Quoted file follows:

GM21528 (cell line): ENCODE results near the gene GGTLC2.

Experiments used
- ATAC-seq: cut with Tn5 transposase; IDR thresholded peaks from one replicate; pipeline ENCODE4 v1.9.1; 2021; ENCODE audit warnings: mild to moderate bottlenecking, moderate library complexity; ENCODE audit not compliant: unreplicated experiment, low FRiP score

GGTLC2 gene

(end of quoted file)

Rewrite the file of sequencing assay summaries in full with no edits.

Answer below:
GM21528 (cell line): ENCODE results near the gene GGTLC2.

Experiments used
- ATAC-seq: cut with Tn5 transposase; IDR thresholded peaks from one replicate; pipeline ENCODE4 v1.9.1; 2021; ENCODE audit warnings: mild to moderate bottlenecking, moderate library complexity; ENCODE audit not compliant: unreplicated experiment, low FRiP score

GGTLC2 gene